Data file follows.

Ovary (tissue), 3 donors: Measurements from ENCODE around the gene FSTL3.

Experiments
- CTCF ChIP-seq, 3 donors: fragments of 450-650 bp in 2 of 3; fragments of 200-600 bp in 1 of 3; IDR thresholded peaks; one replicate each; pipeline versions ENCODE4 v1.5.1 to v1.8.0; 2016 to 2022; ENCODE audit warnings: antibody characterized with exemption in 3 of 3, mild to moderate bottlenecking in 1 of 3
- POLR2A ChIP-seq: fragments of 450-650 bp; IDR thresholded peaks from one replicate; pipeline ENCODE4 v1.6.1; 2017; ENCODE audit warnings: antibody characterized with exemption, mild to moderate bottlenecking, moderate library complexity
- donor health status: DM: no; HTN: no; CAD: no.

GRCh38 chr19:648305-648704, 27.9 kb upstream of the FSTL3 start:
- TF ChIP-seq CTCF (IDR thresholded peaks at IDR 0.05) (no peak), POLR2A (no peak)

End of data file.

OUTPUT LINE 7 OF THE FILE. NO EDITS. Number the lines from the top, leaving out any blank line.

- TF ChIP-seq CTCF (IDR thresholded peaks at IDR 0.05) (no peak), POLR2A (no peak)